The 160-page suit alleges that Walmart made it difficult for its pharmacists to follow the rules, putting “enormous pressure” on them to fill a high volume of prescriptions as fast as possible, while at the same time denying them the authority to categorically refuse to fill prescriptions issued by prescribers the pharmacists knew were continually issuing invalid invalid prescriptions.

The suit highlighted alleged problems in Walmart’s compliance department, which oversaw the dispensing nationwide of controlled substance prescriptions. In particular, even after Walmart pharmacists informed the compliance unit about “pill-mill” prescribers whose practices raised egregious red flags, Walmart allegedly continued to fill invalid prescriptions issued by those prescribers, according to the suit. The suit said that only later did Walmart allow pharmacists to do blanket refusals for these suspect practices.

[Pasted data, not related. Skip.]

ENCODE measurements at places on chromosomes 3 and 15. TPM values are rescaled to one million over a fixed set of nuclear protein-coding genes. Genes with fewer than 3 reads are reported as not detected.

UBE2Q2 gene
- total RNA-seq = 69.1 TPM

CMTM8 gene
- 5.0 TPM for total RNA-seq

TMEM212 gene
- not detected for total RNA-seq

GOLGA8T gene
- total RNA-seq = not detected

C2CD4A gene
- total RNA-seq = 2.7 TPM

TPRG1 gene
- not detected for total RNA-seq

Walmart fought back in an emailed statement to The Associated Press, saying that the Justice Department’s investigation is “tainted by historical ethics violations.” It said the “lawsuit invents a legal theory that unlawfully forces pharmacists to come between patients and their doctors, and is riddled with factual inaccuracies and cherry-picked documents taken out of context.”

Walmart noted it always empowered its pharmacists to refuse to fill problematic opioids prescriptions, and said they refused to fill hundreds of thousands of such prescriptions. Walmart also noted it sent the Drug Enforcement Administration tens of thousands of investigative leads, and it blocked thousands of questionable doctors from having their opioid prescriptions filled at its pharmacies.

In a corporate blog post published late Tuesday, Walmart argued that many health regulators, medical groups, doctors and patients criticize the company for going too far in refusing to fill opioid prescriptions. Some even say Walmart is improperly interfering in the doctor-patient relationship, the company said.